Influenza is a common problem every winter. Here we discuss common misconceptions about the infection, the vaccinations, and treatment.
1) Flu is caused by cold weather
Influenza, or the flu does commonly occur during the winter months. However, you do not get influenza from not wearing a hat or scarf when it's cold outside. Influenza is spread by coming into contact with someone who is carrying the virus.
2) Flu vaccine causes influenza
One of the most common myths about influenza is that people commonly blame the vaccination for giving them the flu. The flu vaccine injection or shot is not a live vaccine, meaning it does not contain any virus particles that you could physiologically get sick from. The nasal vaccination can contain live virus, but in spite of that will not transmit influenza to healthy hosts.
3) Flu vaccine is not worth it.
Flu vaccine can cause some slight irritation at the site of the injection. It can also cause mild headache or low-grade fever after injection, but this is a normal and common problem after most vaccines as your body reacts and prepares antibodies to fight any future encounters with the virus. The flu that circulates each can be very different strains, but those who prepare the vaccines are aware of this and work hard to make sure that the vaccine that is being used each year is one that is applicable and will help prevent disease.
4) Flu vaccine only matters in the fall
Flu season, or the time which influenza is typically seen, actually lasts from October until May, with most cases often occurring in January or February. Therefore, getting a vaccination even in December can actually be very helpful at preventing disease. Also, there are typically two main types of virus circulating each year, so you can actually get the flu twice. The vaccine helps prevent against both of these.
5) I got a flu vaccine last year so I don't need another one.
Unfortunately, the particular strain of the flu that circulates each year can be very different. The protection that you got last year may not adequately protect from this year's illness. However, those who prepare the vaccines are aware of this and work hard to make sure that the vaccine that is being used each year is one that is applicable and will help prevent disease.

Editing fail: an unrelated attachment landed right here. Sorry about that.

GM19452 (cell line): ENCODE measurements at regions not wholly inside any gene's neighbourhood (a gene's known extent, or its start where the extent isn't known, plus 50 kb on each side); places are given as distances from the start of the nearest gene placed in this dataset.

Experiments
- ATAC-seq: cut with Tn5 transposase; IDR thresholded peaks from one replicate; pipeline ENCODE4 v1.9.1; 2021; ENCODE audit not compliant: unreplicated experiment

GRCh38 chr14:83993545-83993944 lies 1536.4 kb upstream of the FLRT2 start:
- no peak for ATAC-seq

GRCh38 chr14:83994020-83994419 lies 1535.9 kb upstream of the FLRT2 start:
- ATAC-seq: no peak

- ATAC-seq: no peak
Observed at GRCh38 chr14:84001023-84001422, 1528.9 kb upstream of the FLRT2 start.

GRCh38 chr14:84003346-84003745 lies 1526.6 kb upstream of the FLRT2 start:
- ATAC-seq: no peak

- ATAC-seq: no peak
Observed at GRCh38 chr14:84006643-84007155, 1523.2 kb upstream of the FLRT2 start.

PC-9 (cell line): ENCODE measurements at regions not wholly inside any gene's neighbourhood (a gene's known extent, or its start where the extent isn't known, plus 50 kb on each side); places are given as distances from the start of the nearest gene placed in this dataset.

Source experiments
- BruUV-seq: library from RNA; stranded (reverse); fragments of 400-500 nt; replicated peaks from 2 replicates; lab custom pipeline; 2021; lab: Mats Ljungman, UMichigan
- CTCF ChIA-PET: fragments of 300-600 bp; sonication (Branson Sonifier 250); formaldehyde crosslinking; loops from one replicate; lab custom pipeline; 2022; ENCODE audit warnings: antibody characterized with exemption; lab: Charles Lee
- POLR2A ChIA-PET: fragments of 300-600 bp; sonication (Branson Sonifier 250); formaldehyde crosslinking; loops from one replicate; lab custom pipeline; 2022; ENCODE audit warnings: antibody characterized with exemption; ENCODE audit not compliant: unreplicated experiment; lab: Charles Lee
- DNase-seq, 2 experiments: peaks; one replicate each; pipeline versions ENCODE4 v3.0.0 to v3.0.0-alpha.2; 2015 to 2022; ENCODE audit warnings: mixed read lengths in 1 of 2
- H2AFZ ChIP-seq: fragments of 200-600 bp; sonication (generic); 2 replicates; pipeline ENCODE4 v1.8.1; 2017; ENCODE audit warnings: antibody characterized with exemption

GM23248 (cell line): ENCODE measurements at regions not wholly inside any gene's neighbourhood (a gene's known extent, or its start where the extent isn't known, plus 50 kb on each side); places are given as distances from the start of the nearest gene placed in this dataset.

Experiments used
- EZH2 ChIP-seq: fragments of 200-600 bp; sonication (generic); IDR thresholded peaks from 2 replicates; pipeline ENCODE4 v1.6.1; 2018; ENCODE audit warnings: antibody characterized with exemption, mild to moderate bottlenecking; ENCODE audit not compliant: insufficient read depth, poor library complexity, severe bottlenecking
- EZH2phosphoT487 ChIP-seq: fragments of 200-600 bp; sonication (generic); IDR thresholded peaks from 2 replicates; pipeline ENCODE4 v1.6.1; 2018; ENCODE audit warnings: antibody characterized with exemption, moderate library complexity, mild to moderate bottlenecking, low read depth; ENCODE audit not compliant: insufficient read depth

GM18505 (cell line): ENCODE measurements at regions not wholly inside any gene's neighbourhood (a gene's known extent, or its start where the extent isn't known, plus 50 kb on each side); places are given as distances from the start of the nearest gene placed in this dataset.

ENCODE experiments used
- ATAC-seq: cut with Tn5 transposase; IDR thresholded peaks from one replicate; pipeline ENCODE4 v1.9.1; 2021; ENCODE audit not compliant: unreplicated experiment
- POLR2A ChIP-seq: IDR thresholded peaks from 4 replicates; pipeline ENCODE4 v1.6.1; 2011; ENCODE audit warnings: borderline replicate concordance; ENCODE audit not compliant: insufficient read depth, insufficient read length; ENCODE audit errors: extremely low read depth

6) Healthy people do not need the vaccine
Children and elderly are most likely to develop complications, so the vaccination is very important for them to receive. However, most people can benefit from the vaccination. The vaccine should be avoided for children less than six months. Those who have had a severe allergic reaction or Guillain-Barre due to the vaccination should not get it again. Otherwise, your doctor can help make sure that the vaccine is safe for you. The vaccine is still safe to get during minor upper respiratory infections.
7) Influenza infection is not dangerous
Thankfully, most of the time people get influenza, they do not have negative complications from it. Because of this, most people think of the flu like a bad cold that will end soon. However, there are many negative complications that can frequently occur with influenza. These complications are typically the reasons that people end up in the hospital for flu and include things like pneumonia, otitis media, sinusitis, or dehydration. Each year, flu leads to 226,000 hospitalizations and up to 49,000 deaths.
8) Only the elderly have complications from flu
The most common complications due to flu actually occur in children each year. They have the highest numbers of patients who develop flu and thus most likely to develop complications. The elderly on the other hand, are more likely to have fatal complications due to influenza.
9) There is no way to diagnose the flu.
Flu infection can often be diagnosed based on physical examination and symptoms. If it is not clear, there are also several tests for flu available through nasal swab or blood test, depending on what is available for your physician or clinic.
10) There is no treatment for the flu.
Antibiotics cannot help fight the flu at all. However, there are antiviral medications designed specifically to fight the flu. These antivirals are most effective in the first 48 hours of illness, so it is important if you do think you have the flu to see your doctor when symptoms develop. They can help decrease the length of time of illness even if taken later in the course of symptoms.